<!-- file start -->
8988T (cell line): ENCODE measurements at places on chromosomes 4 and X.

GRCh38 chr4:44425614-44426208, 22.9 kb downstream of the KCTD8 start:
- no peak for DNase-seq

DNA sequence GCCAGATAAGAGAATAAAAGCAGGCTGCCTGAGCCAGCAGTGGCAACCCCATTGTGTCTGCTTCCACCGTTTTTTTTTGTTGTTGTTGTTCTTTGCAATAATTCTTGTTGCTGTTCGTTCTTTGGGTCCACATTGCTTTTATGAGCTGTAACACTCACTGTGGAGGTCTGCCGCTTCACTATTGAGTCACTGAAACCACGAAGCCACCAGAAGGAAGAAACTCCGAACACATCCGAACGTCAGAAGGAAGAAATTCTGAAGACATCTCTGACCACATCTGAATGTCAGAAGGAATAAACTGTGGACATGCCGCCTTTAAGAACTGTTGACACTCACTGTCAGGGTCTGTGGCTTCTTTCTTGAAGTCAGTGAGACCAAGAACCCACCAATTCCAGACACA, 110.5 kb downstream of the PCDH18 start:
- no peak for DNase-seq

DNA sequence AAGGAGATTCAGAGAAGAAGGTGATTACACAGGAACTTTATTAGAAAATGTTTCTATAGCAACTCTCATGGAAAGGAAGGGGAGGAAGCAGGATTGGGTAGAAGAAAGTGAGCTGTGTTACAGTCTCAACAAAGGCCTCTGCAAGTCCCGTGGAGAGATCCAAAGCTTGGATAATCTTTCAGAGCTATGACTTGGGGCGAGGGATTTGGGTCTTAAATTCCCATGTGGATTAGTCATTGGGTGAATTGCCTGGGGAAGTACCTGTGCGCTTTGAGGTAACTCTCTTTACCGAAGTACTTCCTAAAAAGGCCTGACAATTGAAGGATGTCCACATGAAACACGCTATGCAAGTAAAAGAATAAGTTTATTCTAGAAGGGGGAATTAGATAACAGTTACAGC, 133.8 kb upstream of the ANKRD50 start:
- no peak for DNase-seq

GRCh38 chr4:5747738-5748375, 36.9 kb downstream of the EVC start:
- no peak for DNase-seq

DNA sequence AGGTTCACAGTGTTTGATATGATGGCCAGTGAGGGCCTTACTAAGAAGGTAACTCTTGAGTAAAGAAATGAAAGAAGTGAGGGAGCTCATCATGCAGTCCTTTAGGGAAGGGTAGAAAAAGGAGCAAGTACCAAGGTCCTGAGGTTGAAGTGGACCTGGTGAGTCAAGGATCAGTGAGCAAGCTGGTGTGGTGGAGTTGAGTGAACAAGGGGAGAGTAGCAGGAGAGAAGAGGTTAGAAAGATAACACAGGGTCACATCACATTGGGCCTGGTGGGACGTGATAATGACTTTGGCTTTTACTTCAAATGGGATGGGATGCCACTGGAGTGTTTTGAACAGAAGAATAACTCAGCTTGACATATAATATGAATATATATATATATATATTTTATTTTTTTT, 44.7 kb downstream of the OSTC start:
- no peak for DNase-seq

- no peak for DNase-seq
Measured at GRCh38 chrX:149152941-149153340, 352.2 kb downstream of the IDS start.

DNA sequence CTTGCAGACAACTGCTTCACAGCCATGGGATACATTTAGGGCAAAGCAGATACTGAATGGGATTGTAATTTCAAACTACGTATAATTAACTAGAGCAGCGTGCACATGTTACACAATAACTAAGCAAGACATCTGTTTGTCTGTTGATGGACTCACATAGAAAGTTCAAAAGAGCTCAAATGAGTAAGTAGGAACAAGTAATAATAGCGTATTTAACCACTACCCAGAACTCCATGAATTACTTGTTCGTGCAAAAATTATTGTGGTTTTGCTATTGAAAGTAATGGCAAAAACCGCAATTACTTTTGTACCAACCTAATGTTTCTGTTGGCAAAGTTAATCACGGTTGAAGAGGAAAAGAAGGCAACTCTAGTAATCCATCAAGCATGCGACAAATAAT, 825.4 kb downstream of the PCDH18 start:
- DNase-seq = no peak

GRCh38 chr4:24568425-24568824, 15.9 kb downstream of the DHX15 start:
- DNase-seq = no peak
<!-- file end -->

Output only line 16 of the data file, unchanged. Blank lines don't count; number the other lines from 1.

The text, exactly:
GRCh38 chr4:24568425-24568824, 15.9 kb downstream of the DHX15 start: